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  • 1.
    Peolsson, Anneli
    et al.
    Linköping University, Department of Department of Health and Society, Division of Physiotherapy. Linköping University, Faculty of Health Sciences.
    Hedlund, Rune
    Department of Orthopedics, Huddinge Hospital, Karolinska Institute, Stockholm, Sweden.
    Öberg, Birgitta
    Linköping University, Department of Department of Health and Society, Division of Physiotherapy. Linköping University, Faculty of Health Sciences.
    Ertzgaard, Susanne
    Linköping University, Department of Department of Health and Society, General Practice. Linköping University, Faculty of Health Sciences.
    Intra- and inter-tester reliability and range of motion of the neck2000In: Physiotherapy Canada, ISSN 0300-0508, E-ISSN 1708-8313, Vol. 52, p. 233-242Article in journal (Refereed)
    Abstract [en]

    To our knowledge, neither reliability nor reference values have previously been investigated on the cervical measurement system (CMS) equipment. In this study we determined the intra- and intertester reliability of measuring active range of motion (AROM) in the three planes using the cervical measurement system (CMS) and the golden standard cervical range of motion device (CROM). Based on repeated measurements by two observers in 30 healthy volunteers, measurement of AAOM with the GMS equipment was shown to be a reliable method and nearly as good as the CROM equipment. Thus, the CMS equipment can be used for evaluating cervical AROM in clinical practice. Age- and sex-specific cervical range of motion was measured with the CMS equipment in 101 randomly selected asymptomatic men and women aged 25-64 years. The results from the reference- value study showed that age is a much more important determinant of cervical AROM than sex, body weight, or body mass index.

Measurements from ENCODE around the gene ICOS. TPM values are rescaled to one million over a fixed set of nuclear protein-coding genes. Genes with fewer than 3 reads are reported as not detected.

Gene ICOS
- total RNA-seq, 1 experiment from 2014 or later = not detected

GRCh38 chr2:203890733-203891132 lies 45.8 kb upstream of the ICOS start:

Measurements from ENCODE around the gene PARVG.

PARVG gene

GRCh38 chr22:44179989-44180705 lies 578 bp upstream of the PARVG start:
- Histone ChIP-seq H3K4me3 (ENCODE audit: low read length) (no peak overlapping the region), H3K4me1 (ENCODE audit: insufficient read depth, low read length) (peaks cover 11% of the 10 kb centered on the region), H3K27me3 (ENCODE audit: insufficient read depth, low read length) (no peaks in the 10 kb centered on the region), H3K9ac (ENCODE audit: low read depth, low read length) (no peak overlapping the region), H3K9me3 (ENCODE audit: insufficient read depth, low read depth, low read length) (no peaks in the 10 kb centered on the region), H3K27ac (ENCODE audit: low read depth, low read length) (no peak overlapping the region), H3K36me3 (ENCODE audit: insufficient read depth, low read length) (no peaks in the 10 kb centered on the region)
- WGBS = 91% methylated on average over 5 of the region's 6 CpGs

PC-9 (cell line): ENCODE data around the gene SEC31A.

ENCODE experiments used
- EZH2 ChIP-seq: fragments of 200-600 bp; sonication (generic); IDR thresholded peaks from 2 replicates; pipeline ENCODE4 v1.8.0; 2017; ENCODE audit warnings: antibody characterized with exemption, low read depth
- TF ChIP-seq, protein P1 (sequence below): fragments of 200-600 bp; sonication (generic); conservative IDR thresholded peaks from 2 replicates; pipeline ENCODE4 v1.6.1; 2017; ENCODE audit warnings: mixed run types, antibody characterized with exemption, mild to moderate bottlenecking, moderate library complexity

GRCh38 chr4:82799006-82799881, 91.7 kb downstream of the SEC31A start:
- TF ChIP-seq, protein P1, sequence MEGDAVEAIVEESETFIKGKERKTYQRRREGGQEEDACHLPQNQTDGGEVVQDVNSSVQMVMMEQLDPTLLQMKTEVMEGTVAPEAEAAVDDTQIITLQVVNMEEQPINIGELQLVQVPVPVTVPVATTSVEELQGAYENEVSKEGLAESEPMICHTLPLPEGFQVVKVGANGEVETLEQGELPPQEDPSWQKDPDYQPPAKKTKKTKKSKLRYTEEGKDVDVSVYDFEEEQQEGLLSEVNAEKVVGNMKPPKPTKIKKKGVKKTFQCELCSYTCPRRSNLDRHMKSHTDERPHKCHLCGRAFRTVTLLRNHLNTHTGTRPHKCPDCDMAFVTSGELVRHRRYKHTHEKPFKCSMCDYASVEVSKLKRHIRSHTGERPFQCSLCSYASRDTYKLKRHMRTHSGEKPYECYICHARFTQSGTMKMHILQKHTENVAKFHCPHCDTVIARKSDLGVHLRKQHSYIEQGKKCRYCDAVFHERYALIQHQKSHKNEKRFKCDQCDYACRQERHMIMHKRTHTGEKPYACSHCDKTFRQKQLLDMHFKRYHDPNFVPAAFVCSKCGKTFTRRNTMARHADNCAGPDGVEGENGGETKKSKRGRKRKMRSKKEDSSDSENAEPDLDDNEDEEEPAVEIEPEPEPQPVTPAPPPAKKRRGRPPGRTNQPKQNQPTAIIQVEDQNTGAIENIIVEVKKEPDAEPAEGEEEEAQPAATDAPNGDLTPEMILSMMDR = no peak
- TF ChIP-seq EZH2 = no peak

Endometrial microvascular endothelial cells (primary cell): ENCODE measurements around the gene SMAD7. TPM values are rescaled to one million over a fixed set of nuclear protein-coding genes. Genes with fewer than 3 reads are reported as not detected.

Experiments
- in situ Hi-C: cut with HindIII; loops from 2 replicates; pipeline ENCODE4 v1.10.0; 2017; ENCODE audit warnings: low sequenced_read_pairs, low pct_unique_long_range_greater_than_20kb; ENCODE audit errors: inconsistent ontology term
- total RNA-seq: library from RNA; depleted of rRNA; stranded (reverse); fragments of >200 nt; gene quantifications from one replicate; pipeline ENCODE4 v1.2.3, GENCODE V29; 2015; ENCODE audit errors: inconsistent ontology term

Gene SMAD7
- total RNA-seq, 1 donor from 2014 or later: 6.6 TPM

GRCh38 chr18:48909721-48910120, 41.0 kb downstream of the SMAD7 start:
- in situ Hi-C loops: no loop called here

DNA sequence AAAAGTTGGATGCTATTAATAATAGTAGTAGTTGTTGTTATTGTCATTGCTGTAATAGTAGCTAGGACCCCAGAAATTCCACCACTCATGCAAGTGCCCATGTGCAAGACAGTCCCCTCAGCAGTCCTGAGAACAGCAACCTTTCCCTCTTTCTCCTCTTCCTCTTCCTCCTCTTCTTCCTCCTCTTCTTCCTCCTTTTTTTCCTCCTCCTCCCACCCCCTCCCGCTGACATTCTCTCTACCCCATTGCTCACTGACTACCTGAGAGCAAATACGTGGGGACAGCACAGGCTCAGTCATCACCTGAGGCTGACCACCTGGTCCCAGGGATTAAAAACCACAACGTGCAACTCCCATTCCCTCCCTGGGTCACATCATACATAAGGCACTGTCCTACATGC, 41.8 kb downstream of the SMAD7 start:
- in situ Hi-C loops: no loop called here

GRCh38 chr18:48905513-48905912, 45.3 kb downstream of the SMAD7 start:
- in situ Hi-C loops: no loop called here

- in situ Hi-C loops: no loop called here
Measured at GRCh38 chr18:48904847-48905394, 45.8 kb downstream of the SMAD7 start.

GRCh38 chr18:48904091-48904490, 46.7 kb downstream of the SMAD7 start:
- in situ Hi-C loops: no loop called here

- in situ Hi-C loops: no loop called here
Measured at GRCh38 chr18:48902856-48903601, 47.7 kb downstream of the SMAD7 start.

• 2.
    Siebers, Agneta
    et al.
    Rehabiliteringsmedicinska kliniken Länssjukhuset Ryhov.
    Öberg, Ulrika
    Futurum Länssjukhuset Ryhov.
    Skargren, Elisabeth
    Linköping University, Department of Medicine and Health Sciences, Physiotherapy. Linköping University, Faculty of Health Sciences.
    The effect of modified constraint –induced movement therapy on spasticity and motor function of the affected arm in patients with chronic stroke.2010In: Physiotherapy Canada, ISSN 0300-0508, E-ISSN 1708-8313, ISSN 0300-0508, Vol. 62, no 4, p. 388-366Article in journal (Refereed)
    Abstract [en]

     

    Purpose: The purpose of this study was to explore the effect of modified constraint-induced movement therapy (CIMT) in a real-world clinical setting on spasticity and functional use of the affected arm and hand in patients with spastic chronic hemiplegia.

    Method: A prospective consecutive quasi-experimental study design was used. Twenty patients with spastic hemiplegia (aged 22–67 years) were tested before and after 2-week modified CIMT in an outpatient rehabilitation clinic and at 6 months. The Modified Ashworth Scale (MAS), active range of motion (AROM), grip strength, Motor Activity Log (MAL), Sollerman hand function test, and Box and Block Test (BBT) were used as outcome measures.

    Results: Reductions (p<0.05–0.001) in spasticity (MAS) were seen both after the 2-week training period and at 6-month follow-up. Improvements were also seen in AROM (median change of elbow extension 5°, dorsiflexion of hand 10°), grip strength (20 Newton), and functional use after the 2-week training period (MAL: 1 point; Sollerman test: 8 points; BBT: 4 blocks). The improvements persisted at 6-month follow-up, except for scores on the Sollerman hand function test, which improved further.

    Conclusion: Our study suggests that modified CIMT in an outpatient clinic may reduce spasticity and increase functional use of the affected arm in spastic chronic hemiplegia, with improvements persisting at 6 months.

     

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